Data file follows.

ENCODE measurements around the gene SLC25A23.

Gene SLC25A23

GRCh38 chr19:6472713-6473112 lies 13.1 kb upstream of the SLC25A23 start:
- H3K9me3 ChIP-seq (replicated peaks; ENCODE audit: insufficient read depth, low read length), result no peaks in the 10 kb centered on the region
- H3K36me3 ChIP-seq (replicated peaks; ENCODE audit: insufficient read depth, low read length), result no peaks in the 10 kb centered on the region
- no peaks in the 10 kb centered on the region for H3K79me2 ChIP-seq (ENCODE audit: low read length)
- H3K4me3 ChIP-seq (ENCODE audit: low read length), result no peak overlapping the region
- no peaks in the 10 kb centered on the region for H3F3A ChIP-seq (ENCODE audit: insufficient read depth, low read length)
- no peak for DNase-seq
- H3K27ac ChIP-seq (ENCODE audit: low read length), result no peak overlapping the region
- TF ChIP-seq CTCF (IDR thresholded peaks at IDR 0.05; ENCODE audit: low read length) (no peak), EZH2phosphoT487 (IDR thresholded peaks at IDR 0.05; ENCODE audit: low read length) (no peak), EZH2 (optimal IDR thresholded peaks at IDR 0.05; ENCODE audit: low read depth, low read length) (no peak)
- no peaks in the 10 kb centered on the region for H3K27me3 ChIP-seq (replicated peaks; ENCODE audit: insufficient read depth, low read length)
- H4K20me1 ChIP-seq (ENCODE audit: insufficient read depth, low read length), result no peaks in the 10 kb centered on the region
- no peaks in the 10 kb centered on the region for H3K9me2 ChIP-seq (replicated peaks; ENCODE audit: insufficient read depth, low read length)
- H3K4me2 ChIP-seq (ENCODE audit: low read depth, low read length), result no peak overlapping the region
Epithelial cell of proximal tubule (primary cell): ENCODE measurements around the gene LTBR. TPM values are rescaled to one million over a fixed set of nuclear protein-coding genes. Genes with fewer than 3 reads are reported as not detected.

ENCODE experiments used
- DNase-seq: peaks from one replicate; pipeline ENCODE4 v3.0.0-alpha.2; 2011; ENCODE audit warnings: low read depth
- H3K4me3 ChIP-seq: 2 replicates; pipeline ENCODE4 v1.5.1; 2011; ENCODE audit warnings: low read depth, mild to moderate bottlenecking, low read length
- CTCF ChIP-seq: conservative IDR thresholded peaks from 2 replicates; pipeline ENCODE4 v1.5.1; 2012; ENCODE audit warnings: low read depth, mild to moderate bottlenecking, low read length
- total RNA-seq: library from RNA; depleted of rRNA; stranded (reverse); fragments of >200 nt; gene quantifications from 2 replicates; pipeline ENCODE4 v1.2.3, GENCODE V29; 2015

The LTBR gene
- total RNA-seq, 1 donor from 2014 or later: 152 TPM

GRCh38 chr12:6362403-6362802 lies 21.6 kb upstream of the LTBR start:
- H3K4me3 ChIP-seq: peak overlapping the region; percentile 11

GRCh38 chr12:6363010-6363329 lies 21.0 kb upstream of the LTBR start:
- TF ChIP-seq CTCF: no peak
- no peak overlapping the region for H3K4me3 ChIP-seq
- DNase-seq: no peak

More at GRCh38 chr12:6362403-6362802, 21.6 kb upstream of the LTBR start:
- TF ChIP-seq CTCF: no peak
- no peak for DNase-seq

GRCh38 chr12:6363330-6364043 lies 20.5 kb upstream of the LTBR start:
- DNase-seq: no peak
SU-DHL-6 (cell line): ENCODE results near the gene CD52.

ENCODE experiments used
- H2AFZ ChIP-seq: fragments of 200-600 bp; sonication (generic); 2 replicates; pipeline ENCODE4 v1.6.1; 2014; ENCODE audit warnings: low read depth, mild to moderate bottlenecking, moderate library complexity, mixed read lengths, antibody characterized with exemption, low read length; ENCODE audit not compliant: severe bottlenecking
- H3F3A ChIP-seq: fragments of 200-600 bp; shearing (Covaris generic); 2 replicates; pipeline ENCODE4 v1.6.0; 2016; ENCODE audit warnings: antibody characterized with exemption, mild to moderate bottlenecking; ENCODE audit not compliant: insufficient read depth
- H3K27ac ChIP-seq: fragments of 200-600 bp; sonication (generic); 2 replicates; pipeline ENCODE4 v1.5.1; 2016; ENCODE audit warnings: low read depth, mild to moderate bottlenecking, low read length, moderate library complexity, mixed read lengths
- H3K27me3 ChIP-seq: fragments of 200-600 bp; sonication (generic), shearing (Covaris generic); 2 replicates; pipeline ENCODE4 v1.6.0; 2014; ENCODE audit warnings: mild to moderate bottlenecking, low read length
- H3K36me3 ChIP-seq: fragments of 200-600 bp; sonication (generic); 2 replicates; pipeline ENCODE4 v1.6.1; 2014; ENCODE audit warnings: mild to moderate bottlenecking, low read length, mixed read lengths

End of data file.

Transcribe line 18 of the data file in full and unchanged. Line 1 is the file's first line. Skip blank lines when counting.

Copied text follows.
- DNase-seq: peaks from one replicate; pipeline ENCODE4 v3.0.0-alpha.2; 2011; ENCODE audit warnings: low read depth